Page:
3. Is there a scenario where the Athletics buy the Coliseum property; and build there?? It see like that is back-up to any issues that would occur with Howard Terminal. I know with some “Coliseum City” drawings had a ballpark in the 66th Ave. side on the property. That still gives a ton of land on the other side for development.

    • The A’s aren’t considering that as a Plan B despite its lower cost and easier political road. That may change if Howard Terminal continues to encounter difficulty.

      • Getting 36,000 people in and out of the Coliseum has been done on 1000’s of occasions. 2 exits off the Nimitz, Bart Station, CalTrain/Amtrak, plus buses already in place. Do I see it as a “fallback” plan, maybe.

        If I remember, the power lines would need moved and a water main needs moved. But they would have to be moved for any development there.

  4. It’s becoming painfully obvious that the political establishment in Oakland is against gentrification, and with that fact the impact that it creates by making the housing situation in its working class and poorer neighborhoods no longer affordable for its long-time residents. It is for this main reason that we are seeing political opposition to proposed new ballpark sites for the A’s at HT, Laney-Peralta-Lake Merritt, and other near downtown Oakland proposed sites. As for the the current coliseum setting, the gentrification issue doesn’t impact the same way in its east Oakland neighborhood since that vast property has been a continuous professional sports facility for well over fifty years. In that case, a new ballpark or stadium would likely not change much the character of its surrounding area. It appears that the A’s do not want to build their new ballpark on the coliseum property, and unfortunately we are still at square one.

  5. @ IIpec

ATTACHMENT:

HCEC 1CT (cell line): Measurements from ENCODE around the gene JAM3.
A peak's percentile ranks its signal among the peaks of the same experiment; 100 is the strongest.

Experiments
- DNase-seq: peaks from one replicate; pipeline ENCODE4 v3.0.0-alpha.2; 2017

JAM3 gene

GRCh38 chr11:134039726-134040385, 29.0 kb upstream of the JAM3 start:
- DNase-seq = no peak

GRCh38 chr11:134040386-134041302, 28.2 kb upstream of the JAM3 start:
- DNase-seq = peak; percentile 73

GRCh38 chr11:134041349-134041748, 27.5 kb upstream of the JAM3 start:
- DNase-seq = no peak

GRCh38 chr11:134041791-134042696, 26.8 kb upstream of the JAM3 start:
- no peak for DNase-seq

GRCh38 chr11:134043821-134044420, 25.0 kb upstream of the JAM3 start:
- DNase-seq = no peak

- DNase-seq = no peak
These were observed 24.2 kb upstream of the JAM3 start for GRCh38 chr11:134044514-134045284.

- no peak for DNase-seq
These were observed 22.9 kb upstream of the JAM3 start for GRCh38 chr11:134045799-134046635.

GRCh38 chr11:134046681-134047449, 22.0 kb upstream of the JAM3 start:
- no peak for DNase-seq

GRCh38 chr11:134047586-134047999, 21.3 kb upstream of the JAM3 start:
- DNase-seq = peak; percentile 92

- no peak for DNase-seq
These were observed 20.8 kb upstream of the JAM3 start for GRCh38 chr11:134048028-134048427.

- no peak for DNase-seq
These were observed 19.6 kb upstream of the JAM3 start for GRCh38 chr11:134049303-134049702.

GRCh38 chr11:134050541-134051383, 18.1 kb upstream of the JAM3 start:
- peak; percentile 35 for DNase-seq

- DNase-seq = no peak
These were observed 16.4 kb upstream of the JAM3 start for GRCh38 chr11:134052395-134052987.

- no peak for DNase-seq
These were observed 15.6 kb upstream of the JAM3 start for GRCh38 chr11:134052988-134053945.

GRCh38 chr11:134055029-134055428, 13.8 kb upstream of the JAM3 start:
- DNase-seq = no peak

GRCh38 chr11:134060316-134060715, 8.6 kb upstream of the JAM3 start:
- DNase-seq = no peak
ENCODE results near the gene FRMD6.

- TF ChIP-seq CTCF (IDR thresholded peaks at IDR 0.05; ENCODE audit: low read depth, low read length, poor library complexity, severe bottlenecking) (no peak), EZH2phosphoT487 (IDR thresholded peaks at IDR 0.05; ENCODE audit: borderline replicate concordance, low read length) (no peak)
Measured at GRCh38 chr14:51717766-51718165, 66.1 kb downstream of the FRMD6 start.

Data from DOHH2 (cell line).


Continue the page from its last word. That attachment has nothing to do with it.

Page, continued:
Your observation concerning generation is spot on at the Paralta site, but with the HT site it’s a bit of a reach, not that it couldn’t be used as an agreement against the project to purswade that it was the case regardless of how true it is.

  6. What angered me about the Peralta/Laney debate wasn’t so much that the opponents discussed their fears of gentrification, I get that line of argumentation. What was so annoying, dishonest and frustrating was the argument that MLB Ballparks and Educational Institutions can’t coexist, which is complete BS. There are 200+ schools from Kindergartens to Harvard, especially as ballparks have made their return to downtowns all across the country.

  7. A’s should move to Sacramento, Vegas or Portland … not enough fans in Bay Area support them.

  8. I think what this is really gonna boil down to is whether or not Oakland wants to remain a big league city.

  9. Shame on Schaaf and the Schaaf Administration – somehow, in the space of a few years, Oakland (once the host of three major sports franchises (Raiders, Dubs, A’s) – will likely soon hosting zero major sports teams (thanks to Mayor Schaaf) Schaaf continues with her song and dance routine, meanwhile the A’s will soon likely joining the Raiders and Dubs and bolt out of Oakland.

    Compare what Schaaf has done (not lifted a finger) to keep the teams in Oakland. And what Mayor Butts of Inglewood (which is dwarfed by Oakland and Oakland’s resources) Butts has managed to land two of the most valuable franchises in pro sports (the LA Rams, and Clippers) and will soon host these two significant franchises – also without Inglewood taxpayers required to pay one dime towards building the state-of-the-art 75,000 cap. Rams stadium and 18,000 cap. Clippers stadium – this is indeed the classic story of the tale between two cities. Again shame on Mayor Schaaf – what a horrible job done by Schaaf and her administration indeed.